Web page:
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Automated Space Reclamation gives storage a boost in vSphere 6.5

VMware introduced new storage features in the latest release of vSphere 6.5, including support for VMFS 6 File System and support maximums for ESXi hosts.

New ESXi maximum limits, a completely new Virtual Machine File System and a space reclamation change highlight...

new storage features in vSphere 6.5. While the Virtual Machine File System is one of the bigger improvements, the change for space reclamation might be the most helpful.

Automatic Space Reclamation, known as UNMAP in previous versions of vSphere, is running automatically in the background; no manual trigger is needed. One feature that is gone is the Windows C# client, which was used to access the virtual infrastructure. Now the only way to access vCenter Server -- installed on Windows or as a Linux appliance -- is through the Flash-based vSphere Web Client. The new HTML5-based user interface doesn't implement all of the features.

VMFS 6 File System

VMware vSphere 6.5 supports up to 1,000 hosts connecting to the same data store with Virtual Machine File System (VMFS 6). In vSphere 6.5, ESXi hosts can support up to 2,000 paths in total, which is nearly double the limit from the previous version.

VMFS 6 improves snapshots, making things more efficient; snapshots have had issues in previous versions. In vSphere 6.5 Space Efficient Virtual Disks (SE Sparse Disk) are now the default virtual disks and are the snapshot format supported on VMFS 6. The VMFSparse snapshot format isn't supported in VMFS 6, but previous versions, such as VMFS 5, still do. Creating a quiesced snapshot in previous versions of vSphere often caused problems because of the time limit. Enhancements to vSphere Storage APIs allow admins to configure timeouts when creating a quiesced snapshot.

VMFS 6 introduces two new block sizes: small file block and large file block. The small file block size in vSphere 6.5 is set to 1 MB only. The small file block has a range from 64 KB to 1 MB; VMFS 6 uses a small file block of 1 MB only in this version. The large file block size is set at 512 MB in vSphere 6.5.

However, taking advantage of the new VMFS 6 may not be easy for every user. One main issue is that there is no in-place upgrade for VMFS 6. In order to upgrade -- which can be a tedious process -- follow these steps:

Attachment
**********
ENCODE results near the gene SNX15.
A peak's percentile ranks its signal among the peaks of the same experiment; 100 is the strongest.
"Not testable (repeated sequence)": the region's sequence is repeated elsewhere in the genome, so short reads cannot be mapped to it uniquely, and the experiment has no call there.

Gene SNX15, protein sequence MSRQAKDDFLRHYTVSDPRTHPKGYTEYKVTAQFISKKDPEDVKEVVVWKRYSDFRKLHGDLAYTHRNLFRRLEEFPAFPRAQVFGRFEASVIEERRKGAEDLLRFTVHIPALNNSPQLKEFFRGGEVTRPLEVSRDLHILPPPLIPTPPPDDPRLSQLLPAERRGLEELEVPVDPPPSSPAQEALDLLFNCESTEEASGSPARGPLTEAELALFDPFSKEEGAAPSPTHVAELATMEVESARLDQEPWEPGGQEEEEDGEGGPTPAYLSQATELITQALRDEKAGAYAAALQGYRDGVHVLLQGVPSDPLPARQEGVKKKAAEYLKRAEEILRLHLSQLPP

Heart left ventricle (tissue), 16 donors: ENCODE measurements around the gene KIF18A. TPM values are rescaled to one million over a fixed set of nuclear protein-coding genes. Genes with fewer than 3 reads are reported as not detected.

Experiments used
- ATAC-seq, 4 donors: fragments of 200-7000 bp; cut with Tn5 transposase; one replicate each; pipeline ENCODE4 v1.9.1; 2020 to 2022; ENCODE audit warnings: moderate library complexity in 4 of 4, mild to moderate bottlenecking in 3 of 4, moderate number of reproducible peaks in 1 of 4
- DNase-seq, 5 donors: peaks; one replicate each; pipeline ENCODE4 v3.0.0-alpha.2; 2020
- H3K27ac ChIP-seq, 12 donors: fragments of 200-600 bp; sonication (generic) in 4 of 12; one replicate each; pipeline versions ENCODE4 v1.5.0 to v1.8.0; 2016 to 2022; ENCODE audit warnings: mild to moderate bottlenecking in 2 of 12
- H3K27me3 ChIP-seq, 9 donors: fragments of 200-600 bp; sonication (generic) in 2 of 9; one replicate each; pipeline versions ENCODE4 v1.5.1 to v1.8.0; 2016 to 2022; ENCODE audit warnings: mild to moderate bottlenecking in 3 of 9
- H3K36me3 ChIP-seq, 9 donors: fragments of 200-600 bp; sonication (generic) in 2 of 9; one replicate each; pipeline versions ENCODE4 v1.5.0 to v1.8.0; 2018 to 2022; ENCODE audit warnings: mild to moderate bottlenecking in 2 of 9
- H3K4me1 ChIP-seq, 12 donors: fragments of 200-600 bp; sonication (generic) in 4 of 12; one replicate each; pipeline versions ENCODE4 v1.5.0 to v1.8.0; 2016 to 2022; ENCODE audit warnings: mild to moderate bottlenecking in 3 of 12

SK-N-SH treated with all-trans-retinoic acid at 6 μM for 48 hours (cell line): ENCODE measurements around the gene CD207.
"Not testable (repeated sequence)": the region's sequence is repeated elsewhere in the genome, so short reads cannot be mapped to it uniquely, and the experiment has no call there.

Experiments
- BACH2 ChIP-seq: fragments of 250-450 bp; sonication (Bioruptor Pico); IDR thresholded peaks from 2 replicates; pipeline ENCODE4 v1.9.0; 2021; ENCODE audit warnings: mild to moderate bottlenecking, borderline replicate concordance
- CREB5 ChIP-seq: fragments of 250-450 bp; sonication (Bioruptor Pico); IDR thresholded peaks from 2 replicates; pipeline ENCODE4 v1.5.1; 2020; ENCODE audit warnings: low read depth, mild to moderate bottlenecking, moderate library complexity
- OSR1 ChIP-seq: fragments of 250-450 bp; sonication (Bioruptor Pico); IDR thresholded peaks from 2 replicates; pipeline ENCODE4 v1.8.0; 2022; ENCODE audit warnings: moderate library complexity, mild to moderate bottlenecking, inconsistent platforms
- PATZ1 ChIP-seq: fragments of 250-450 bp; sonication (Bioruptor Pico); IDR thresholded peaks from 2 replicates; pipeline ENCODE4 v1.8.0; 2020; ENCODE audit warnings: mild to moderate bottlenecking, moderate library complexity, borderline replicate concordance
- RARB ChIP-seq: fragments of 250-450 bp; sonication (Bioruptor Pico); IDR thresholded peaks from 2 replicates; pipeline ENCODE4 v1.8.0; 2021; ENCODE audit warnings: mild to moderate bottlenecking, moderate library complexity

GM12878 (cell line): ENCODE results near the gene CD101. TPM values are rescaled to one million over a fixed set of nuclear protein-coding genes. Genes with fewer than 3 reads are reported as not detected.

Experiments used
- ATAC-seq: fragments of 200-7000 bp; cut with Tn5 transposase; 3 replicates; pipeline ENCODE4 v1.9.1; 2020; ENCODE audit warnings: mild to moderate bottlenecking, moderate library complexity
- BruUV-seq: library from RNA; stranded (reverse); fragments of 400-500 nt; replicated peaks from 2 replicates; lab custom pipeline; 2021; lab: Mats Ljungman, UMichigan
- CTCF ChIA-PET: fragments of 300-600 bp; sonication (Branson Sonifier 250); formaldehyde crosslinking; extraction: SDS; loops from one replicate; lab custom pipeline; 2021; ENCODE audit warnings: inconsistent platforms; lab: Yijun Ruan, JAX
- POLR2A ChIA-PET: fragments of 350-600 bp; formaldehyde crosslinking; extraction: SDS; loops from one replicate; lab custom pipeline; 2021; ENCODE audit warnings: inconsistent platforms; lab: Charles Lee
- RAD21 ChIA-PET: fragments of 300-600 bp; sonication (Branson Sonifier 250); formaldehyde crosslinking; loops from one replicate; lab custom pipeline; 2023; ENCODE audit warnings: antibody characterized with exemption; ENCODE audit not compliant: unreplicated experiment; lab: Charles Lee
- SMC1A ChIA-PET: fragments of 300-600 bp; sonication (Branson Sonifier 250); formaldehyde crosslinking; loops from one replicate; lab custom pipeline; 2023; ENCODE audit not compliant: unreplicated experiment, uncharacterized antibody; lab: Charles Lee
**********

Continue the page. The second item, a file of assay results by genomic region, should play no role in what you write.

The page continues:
First, create a VMFS 6-based data store on new storage. Next, move the VMs away from VMFS 5 data store to the VMFS 6 data store via storage vMotion. Unmount the VMFS 5 data store in order to delete it and, finally, go to Add New Storage Wizard and create and format that with VMFS 6.

The fact that there is no automatic upgrade is a huge disappointment. It can be a time consuming process that not many users will want to handle.

Space reclamation with UNMAP

VMFS UNMAP is a command that was originally introduced in vSphere 5.5 that allowed users to reclaim unused storage blocks on a data store. VMFS UNMAP, now known as Automatic Space Reclamation, is used to reclaim what VMware calls "stranded space," also known as dead space. In vSphere 6.5, thin provisioned LUNs are automatically worked on. With the default settings on, Automatic Space Reclamation will take back any blocks that aren't being used and make them available to admins for storage. In previous versions, reclaiming unused space was only possible through the command-line interface; Automatic Space Reclamation will take back unused space in vSphere 6.5 without a manual prompt. Storage capacity is reclaimed and released to the array so other volumes can use these blocks when needed.

The process frees up deleted space from the back-end array in the background without any performance penalty. Automatic Space Reclamation also works at the guest OS level. If you delete files and folders within the guest OS, Automatic Space Reclamation shrinks the VMDK on a data store.

New, larger disk drives and 512e mode

VMware vSphere 6.5 introduces support for 4K native drives in 512 emulation (512e) mode. In order to provide drives with larger capacity, Advanced Format (AF) drives use a larger physical sector size of 4,096 bytes -- also known as 4K AF format. Disk drive vendors build high capacity drives with AF, which translates to better performance and larger drives that are cheaper. Storage devices that use 512e mode can also support legacy applications and guest OSes. Since most legacy applications can't support 4K native drives, 512e mode comes into play. The drives have a physical sector size of 4K but a logical sector size of 512 bytes in order to support legacy applications.

However, the AF drives in 512e mode are only supported on VMFS 6 formatted data stores. That is another reason for users to migrate to VMFS 6-formatted data stores.

Next Steps

How to configure vSphere I/O Control

What are the benefits of vSphere Storage I/O Control?

Your array may be key to fixing VMware storage issues

This was last published in January 2017

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